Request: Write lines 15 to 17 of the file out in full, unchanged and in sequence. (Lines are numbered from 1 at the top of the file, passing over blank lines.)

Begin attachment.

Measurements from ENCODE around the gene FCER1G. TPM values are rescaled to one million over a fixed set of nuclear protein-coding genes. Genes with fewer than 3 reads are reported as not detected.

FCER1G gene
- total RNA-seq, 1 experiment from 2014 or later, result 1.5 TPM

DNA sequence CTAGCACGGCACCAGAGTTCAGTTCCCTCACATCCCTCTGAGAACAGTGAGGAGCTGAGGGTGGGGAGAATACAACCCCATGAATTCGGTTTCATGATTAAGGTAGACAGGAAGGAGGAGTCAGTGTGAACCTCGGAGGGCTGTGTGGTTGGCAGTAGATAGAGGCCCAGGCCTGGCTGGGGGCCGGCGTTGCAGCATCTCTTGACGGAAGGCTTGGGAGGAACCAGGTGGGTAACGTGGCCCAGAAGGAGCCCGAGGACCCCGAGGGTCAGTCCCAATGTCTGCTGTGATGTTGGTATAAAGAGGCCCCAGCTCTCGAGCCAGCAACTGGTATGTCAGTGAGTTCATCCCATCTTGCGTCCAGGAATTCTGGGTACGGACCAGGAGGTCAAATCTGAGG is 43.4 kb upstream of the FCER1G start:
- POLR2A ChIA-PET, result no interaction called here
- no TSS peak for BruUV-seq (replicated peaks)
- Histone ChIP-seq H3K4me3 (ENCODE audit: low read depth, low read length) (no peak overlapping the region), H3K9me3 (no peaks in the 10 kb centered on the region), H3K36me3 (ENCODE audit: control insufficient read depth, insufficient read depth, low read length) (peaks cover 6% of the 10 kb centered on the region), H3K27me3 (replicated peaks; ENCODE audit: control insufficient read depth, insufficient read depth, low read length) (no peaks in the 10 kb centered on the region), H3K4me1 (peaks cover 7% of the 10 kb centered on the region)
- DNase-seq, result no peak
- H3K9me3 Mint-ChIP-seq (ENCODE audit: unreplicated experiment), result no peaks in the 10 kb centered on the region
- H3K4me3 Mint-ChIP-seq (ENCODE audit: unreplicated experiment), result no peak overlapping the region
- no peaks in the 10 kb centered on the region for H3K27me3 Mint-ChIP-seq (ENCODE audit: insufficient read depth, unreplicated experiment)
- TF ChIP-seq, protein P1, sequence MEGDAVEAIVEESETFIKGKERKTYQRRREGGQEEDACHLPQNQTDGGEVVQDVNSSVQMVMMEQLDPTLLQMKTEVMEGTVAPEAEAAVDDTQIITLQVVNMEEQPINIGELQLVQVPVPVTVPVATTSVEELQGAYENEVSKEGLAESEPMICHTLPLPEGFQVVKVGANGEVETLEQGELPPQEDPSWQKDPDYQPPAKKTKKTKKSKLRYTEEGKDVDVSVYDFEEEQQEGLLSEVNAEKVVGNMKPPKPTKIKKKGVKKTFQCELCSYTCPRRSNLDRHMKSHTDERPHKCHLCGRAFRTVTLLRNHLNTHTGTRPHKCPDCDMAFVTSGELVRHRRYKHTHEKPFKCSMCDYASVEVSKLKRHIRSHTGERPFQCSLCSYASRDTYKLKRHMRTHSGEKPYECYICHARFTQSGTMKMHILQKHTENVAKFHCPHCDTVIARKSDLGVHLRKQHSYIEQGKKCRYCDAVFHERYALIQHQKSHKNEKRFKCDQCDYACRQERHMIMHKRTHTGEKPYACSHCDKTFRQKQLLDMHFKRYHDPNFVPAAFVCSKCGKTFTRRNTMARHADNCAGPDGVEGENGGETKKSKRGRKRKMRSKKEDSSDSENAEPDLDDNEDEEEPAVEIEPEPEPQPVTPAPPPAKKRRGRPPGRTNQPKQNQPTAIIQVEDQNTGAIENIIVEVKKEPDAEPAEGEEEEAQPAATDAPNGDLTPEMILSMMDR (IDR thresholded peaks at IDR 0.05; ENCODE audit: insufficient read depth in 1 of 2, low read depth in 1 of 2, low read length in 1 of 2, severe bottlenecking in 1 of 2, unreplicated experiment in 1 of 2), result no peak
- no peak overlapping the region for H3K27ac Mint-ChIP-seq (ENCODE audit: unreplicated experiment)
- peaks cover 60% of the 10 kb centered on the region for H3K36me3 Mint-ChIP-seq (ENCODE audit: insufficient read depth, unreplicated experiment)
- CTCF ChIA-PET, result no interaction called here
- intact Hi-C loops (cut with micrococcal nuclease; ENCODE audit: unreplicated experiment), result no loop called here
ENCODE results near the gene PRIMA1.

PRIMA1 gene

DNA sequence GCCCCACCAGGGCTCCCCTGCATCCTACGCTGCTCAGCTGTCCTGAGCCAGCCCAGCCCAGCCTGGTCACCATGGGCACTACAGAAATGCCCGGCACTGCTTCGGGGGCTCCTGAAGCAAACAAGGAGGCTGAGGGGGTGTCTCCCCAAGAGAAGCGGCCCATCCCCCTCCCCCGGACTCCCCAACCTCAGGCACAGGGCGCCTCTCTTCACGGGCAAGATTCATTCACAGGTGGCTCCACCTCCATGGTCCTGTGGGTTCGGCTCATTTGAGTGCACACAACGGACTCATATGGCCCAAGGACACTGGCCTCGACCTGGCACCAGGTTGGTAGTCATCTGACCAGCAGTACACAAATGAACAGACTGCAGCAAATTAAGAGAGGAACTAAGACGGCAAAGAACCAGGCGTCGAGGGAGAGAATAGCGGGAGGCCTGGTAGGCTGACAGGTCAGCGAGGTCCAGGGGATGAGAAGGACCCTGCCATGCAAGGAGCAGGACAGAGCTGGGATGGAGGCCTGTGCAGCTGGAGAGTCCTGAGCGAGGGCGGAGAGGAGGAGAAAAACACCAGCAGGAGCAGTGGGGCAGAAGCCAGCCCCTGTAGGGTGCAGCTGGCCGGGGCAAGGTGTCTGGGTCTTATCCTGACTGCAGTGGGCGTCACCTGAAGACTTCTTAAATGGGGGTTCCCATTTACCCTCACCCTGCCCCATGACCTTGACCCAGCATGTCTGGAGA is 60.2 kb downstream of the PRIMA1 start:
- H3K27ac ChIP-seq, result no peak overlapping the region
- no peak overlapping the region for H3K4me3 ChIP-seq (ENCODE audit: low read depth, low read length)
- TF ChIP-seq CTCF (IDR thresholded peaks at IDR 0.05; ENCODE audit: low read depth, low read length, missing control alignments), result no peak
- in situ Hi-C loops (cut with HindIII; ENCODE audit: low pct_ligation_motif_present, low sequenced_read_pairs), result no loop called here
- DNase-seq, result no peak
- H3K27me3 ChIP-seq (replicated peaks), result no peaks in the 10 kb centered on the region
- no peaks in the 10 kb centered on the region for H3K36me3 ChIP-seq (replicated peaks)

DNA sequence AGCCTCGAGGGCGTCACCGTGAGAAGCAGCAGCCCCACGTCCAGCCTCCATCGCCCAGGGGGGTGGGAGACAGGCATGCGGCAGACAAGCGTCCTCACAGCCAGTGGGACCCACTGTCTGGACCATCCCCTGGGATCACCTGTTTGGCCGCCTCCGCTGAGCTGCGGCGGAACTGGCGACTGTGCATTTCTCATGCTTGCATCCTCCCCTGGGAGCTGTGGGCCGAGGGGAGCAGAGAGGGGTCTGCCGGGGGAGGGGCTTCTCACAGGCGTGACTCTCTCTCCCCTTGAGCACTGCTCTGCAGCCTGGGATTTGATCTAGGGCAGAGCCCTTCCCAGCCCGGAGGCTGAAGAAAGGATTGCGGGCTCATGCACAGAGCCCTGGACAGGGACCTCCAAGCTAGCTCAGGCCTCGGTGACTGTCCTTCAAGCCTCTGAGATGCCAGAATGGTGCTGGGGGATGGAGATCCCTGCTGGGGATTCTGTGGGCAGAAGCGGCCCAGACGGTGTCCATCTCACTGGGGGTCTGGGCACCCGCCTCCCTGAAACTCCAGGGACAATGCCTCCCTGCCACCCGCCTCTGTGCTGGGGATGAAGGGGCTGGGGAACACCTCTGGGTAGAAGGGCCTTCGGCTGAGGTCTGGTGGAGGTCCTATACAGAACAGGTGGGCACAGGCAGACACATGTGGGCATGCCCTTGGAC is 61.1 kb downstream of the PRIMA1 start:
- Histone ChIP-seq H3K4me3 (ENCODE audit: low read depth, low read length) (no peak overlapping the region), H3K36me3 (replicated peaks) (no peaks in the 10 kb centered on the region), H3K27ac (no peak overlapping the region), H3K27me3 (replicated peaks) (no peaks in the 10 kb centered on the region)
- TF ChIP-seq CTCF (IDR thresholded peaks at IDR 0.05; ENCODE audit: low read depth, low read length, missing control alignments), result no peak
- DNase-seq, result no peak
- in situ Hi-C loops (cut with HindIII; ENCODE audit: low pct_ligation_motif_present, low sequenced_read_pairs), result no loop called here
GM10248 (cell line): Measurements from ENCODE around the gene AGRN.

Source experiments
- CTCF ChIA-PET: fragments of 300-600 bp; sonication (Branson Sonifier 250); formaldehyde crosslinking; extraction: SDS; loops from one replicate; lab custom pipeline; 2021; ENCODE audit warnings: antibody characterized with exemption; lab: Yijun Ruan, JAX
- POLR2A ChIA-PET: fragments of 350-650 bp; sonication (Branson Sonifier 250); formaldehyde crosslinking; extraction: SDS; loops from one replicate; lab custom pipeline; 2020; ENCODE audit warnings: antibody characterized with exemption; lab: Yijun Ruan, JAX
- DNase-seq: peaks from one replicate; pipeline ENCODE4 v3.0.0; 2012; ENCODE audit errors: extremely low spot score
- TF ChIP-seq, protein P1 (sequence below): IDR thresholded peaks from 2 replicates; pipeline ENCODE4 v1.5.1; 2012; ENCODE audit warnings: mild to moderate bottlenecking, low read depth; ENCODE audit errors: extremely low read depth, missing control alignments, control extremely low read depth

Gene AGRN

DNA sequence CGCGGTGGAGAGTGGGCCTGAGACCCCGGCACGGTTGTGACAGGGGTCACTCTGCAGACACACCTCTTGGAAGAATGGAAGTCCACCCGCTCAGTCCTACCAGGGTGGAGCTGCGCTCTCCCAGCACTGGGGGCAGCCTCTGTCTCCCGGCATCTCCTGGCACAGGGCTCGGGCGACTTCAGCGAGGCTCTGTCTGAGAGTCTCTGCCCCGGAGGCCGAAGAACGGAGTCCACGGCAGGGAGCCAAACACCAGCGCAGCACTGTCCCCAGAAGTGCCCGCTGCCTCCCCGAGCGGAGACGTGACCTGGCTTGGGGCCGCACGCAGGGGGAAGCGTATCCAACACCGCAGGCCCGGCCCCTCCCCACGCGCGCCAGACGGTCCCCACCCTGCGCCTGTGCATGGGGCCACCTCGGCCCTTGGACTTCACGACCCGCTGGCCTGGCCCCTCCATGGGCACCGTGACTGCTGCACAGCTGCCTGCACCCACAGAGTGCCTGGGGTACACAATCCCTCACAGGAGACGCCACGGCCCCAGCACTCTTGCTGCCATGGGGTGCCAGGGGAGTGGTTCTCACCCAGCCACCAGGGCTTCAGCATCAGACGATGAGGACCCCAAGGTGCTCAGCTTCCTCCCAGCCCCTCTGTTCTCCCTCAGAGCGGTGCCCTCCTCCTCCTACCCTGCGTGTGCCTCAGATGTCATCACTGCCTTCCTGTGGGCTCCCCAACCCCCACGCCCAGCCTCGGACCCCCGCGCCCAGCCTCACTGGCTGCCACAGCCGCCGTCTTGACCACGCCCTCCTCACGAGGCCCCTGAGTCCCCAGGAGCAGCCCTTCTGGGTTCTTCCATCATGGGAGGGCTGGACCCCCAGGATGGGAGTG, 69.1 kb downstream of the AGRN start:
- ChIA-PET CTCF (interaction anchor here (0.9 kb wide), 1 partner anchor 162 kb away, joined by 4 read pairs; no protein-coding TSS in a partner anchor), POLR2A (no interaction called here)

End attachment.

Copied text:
- CTCF ChIA-PET, result no interaction called here
- intact Hi-C loops (cut with micrococcal nuclease; ENCODE audit: unreplicated experiment), result no loop called here
ENCODE results near the gene PRIMA1.